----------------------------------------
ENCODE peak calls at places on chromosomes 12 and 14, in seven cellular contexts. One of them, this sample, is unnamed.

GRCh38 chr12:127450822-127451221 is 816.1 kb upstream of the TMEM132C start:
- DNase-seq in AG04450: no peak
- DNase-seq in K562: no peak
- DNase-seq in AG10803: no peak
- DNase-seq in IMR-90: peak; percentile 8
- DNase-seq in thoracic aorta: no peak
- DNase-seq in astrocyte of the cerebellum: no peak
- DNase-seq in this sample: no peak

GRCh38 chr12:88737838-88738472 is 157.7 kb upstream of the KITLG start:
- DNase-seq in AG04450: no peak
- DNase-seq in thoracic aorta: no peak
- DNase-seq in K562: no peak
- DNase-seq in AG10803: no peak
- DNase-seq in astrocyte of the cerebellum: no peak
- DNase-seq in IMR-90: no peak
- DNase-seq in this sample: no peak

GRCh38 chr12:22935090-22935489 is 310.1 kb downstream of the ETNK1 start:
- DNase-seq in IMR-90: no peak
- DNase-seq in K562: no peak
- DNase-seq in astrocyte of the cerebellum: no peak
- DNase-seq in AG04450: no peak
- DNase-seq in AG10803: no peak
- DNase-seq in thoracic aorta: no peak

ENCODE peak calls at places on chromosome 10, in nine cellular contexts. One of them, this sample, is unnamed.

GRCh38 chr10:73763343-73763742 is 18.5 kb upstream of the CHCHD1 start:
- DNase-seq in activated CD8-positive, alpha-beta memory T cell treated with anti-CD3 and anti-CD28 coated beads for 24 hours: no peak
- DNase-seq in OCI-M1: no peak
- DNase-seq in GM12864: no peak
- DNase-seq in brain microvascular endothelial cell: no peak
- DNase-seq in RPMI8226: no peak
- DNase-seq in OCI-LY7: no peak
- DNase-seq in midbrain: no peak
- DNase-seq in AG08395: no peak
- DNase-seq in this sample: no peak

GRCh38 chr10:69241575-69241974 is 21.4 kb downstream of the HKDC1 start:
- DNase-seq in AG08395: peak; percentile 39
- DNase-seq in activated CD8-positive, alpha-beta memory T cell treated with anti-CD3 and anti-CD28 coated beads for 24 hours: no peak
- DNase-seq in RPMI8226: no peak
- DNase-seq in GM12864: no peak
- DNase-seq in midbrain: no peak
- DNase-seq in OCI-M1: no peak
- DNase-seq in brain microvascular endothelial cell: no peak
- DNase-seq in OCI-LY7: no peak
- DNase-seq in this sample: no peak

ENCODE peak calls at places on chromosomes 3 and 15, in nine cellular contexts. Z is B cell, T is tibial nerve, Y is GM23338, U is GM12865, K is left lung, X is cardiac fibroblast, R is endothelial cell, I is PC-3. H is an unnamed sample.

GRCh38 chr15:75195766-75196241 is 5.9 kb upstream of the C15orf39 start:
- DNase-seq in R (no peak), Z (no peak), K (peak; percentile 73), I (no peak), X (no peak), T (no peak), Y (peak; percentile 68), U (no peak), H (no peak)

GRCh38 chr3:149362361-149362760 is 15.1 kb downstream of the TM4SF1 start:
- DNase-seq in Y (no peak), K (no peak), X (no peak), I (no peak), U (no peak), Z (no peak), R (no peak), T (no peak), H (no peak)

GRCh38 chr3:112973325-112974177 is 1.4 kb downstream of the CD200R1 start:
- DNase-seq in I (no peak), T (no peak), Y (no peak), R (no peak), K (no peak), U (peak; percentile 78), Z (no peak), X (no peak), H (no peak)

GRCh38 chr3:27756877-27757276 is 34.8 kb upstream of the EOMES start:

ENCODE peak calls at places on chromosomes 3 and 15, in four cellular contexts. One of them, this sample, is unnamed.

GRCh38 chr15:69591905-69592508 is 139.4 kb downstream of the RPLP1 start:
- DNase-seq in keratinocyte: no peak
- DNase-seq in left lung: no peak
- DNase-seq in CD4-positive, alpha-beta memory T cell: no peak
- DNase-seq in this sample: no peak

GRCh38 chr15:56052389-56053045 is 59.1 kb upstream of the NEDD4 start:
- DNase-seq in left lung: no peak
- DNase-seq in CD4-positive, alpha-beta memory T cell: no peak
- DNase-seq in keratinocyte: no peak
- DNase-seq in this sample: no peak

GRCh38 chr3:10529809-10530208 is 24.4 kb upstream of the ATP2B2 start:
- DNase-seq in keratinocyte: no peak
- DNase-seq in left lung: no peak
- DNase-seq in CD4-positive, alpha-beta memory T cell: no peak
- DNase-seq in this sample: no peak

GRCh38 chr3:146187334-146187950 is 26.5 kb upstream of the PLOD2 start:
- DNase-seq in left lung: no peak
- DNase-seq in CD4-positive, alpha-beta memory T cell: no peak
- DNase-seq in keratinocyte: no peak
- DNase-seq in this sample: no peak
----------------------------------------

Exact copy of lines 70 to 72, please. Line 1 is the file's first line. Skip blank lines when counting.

GRCh38 chr3:146187334-146187950 is 26.5 kb upstream of the PLOD2 start:
- DNase-seq in left lung: no peak
- DNase-seq in CD4-positive, alpha-beta memory T cell: no peak